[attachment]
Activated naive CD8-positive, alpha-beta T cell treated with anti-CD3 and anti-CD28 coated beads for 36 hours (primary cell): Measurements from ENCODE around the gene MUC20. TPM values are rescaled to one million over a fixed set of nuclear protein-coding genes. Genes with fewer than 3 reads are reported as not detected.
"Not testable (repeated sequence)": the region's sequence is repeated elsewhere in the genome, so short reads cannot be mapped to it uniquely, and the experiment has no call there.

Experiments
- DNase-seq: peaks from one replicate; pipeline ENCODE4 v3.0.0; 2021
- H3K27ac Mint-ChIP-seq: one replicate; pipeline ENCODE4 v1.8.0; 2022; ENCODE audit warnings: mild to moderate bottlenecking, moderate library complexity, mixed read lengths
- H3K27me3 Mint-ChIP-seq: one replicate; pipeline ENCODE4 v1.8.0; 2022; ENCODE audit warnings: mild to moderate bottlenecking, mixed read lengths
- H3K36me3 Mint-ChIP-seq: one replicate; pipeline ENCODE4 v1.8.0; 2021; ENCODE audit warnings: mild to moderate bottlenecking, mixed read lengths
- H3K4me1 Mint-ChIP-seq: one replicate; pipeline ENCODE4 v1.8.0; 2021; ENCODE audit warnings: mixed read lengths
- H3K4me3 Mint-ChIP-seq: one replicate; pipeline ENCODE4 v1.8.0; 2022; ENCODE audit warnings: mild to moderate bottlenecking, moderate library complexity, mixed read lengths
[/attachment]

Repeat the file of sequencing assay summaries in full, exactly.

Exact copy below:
Activated naive CD8-positive, alpha-beta T cell treated with anti-CD3 and anti-CD28 coated beads for 36 hours (primary cell): Measurements from ENCODE around the gene MUC20. TPM values are rescaled to one million over a fixed set of nuclear protein-coding genes. Genes with fewer than 3 reads are reported as not detected.
"Not testable (repeated sequence)": the region's sequence is repeated elsewhere in the genome, so short reads cannot be mapped to it uniquely, and the experiment has no call there.

Experiments
- DNase-seq: peaks from one replicate; pipeline ENCODE4 v3.0.0; 2021
- H3K27ac Mint-ChIP-seq: one replicate; pipeline ENCODE4 v1.8.0; 2022; ENCODE audit warnings: mild to moderate bottlenecking, moderate library complexity, mixed read lengths
- H3K27me3 Mint-ChIP-seq: one replicate; pipeline ENCODE4 v1.8.0; 2022; ENCODE audit warnings: mild to moderate bottlenecking, mixed read lengths
- H3K36me3 Mint-ChIP-seq: one replicate; pipeline ENCODE4 v1.8.0; 2021; ENCODE audit warnings: mild to moderate bottlenecking, mixed read lengths
- H3K4me1 Mint-ChIP-seq: one replicate; pipeline ENCODE4 v1.8.0; 2021; ENCODE audit warnings: mixed read lengths
- H3K4me3 Mint-ChIP-seq: one replicate; pipeline ENCODE4 v1.8.0; 2022; ENCODE audit warnings: mild to moderate bottlenecking, moderate library complexity, mixed read lengths